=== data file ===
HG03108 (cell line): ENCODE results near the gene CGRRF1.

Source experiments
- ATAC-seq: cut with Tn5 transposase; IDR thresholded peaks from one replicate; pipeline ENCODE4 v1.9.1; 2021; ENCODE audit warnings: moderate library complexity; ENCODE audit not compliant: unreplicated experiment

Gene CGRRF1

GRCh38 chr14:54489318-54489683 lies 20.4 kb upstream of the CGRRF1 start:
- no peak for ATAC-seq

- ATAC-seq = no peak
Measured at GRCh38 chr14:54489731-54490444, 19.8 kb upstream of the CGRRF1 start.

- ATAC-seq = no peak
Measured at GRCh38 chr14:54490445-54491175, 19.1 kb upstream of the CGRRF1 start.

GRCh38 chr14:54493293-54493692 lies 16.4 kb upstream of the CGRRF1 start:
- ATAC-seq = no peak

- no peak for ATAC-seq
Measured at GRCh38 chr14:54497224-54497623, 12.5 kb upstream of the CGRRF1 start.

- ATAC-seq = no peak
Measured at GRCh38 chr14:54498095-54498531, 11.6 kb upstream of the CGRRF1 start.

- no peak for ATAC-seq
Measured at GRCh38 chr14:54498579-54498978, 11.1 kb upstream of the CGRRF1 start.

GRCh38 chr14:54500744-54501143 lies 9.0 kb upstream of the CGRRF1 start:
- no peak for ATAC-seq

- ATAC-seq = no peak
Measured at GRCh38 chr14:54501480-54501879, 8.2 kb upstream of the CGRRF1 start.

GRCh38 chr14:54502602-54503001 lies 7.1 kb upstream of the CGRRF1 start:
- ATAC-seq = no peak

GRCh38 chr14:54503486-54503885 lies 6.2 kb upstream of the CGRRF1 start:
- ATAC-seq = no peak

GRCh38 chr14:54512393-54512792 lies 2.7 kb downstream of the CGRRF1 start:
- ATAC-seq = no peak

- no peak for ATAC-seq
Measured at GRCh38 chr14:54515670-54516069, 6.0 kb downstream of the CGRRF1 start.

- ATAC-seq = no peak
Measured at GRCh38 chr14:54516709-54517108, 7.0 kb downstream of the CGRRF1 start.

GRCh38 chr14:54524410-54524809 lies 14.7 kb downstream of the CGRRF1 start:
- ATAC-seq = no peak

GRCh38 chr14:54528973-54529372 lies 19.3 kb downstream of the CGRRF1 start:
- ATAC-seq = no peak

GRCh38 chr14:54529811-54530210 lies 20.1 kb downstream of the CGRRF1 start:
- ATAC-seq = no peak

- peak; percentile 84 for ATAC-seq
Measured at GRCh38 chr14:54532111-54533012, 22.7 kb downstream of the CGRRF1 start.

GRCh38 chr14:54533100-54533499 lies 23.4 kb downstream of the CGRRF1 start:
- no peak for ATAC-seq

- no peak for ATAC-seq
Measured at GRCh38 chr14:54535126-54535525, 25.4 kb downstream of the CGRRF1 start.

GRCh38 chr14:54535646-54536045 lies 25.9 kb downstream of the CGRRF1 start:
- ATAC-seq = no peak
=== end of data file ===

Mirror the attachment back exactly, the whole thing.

HG03108 (cell line): ENCODE results near the gene CGRRF1.

Source experiments
- ATAC-seq: cut with Tn5 transposase; IDR thresholded peaks from one replicate; pipeline ENCODE4 v1.9.1; 2021; ENCODE audit warnings: moderate library complexity; ENCODE audit not compliant: unreplicated experiment

Gene CGRRF1

GRCh38 chr14:54489318-54489683 lies 20.4 kb upstream of the CGRRF1 start:
- no peak for ATAC-seq

- ATAC-seq = no peak
Measured at GRCh38 chr14:54489731-54490444, 19.8 kb upstream of the CGRRF1 start.

- ATAC-seq = no peak
Measured at GRCh38 chr14:54490445-54491175, 19.1 kb upstream of the CGRRF1 start.

GRCh38 chr14:54493293-54493692 lies 16.4 kb upstream of the CGRRF1 start:
- ATAC-seq = no peak

- no peak for ATAC-seq
Measured at GRCh38 chr14:54497224-54497623, 12.5 kb upstream of the CGRRF1 start.

- ATAC-seq = no peak
Measured at GRCh38 chr14:54498095-54498531, 11.6 kb upstream of the CGRRF1 start.

- no peak for ATAC-seq
Measured at GRCh38 chr14:54498579-54498978, 11.1 kb upstream of the CGRRF1 start.

GRCh38 chr14:54500744-54501143 lies 9.0 kb upstream of the CGRRF1 start:
- no peak for ATAC-seq

- ATAC-seq = no peak
Measured at GRCh38 chr14:54501480-54501879, 8.2 kb upstream of the CGRRF1 start.

GRCh38 chr14:54502602-54503001 lies 7.1 kb upstream of the CGRRF1 start:
- ATAC-seq = no peak

GRCh38 chr14:54503486-54503885 lies 6.2 kb upstream of the CGRRF1 start:
- ATAC-seq = no peak

GRCh38 chr14:54512393-54512792 lies 2.7 kb downstream of the CGRRF1 start:
- ATAC-seq = no peak

- no peak for ATAC-seq
Measured at GRCh38 chr14:54515670-54516069, 6.0 kb downstream of the CGRRF1 start.

- ATAC-seq = no peak
Measured at GRCh38 chr14:54516709-54517108, 7.0 kb downstream of the CGRRF1 start.

GRCh38 chr14:54524410-54524809 lies 14.7 kb downstream of the CGRRF1 start:
- ATAC-seq = no peak

GRCh38 chr14:54528973-54529372 lies 19.3 kb downstream of the CGRRF1 start:
- ATAC-seq = no peak

GRCh38 chr14:54529811-54530210 lies 20.1 kb downstream of the CGRRF1 start:
- ATAC-seq = no peak

- peak; percentile 84 for ATAC-seq
Measured at GRCh38 chr14:54532111-54533012, 22.7 kb downstream of the CGRRF1 start.

GRCh38 chr14:54533100-54533499 lies 23.4 kb downstream of the CGRRF1 start:
- no peak for ATAC-seq

- no peak for ATAC-seq
Measured at GRCh38 chr14:54535126-54535525, 25.4 kb downstream of the CGRRF1 start.

GRCh38 chr14:54535646-54536045 lies 25.9 kb downstream of the CGRRF1 start:
- ATAC-seq = no peak